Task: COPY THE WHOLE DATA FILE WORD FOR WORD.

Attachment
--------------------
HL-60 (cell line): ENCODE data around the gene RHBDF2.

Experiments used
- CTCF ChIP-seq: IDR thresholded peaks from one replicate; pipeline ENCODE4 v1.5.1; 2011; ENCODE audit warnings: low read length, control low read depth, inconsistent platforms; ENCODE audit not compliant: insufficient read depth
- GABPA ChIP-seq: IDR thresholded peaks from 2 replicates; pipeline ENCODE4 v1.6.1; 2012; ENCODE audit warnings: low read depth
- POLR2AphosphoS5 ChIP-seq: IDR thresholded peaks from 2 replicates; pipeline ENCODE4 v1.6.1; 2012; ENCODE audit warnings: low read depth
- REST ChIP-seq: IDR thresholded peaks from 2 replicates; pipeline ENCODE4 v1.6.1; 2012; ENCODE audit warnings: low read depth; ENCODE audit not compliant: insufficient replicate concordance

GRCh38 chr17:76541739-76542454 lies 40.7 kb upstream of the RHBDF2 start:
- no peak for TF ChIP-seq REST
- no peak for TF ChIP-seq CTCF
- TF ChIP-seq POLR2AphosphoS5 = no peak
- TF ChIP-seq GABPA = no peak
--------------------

HL-60 (cell line): ENCODE data around the gene RHBDF2.

Experiments used
- CTCF ChIP-seq: IDR thresholded peaks from one replicate; pipeline ENCODE4 v1.5.1; 2011; ENCODE audit warnings: low read length, control low read depth, inconsistent platforms; ENCODE audit not compliant: insufficient read depth
- GABPA ChIP-seq: IDR thresholded peaks from 2 replicates; pipeline ENCODE4 v1.6.1; 2012; ENCODE audit warnings: low read depth
- POLR2AphosphoS5 ChIP-seq: IDR thresholded peaks from 2 replicates; pipeline ENCODE4 v1.6.1; 2012; ENCODE audit warnings: low read depth
- REST ChIP-seq: IDR thresholded peaks from 2 replicates; pipeline ENCODE4 v1.6.1; 2012; ENCODE audit warnings: low read depth; ENCODE audit not compliant: insufficient replicate concordance

GRCh38 chr17:76541739-76542454 lies 40.7 kb upstream of the RHBDF2 start:
- no peak for TF ChIP-seq REST
- no peak for TF ChIP-seq CTCF
- TF ChIP-seq POLR2AphosphoS5 = no peak
- TF ChIP-seq GABPA = no peak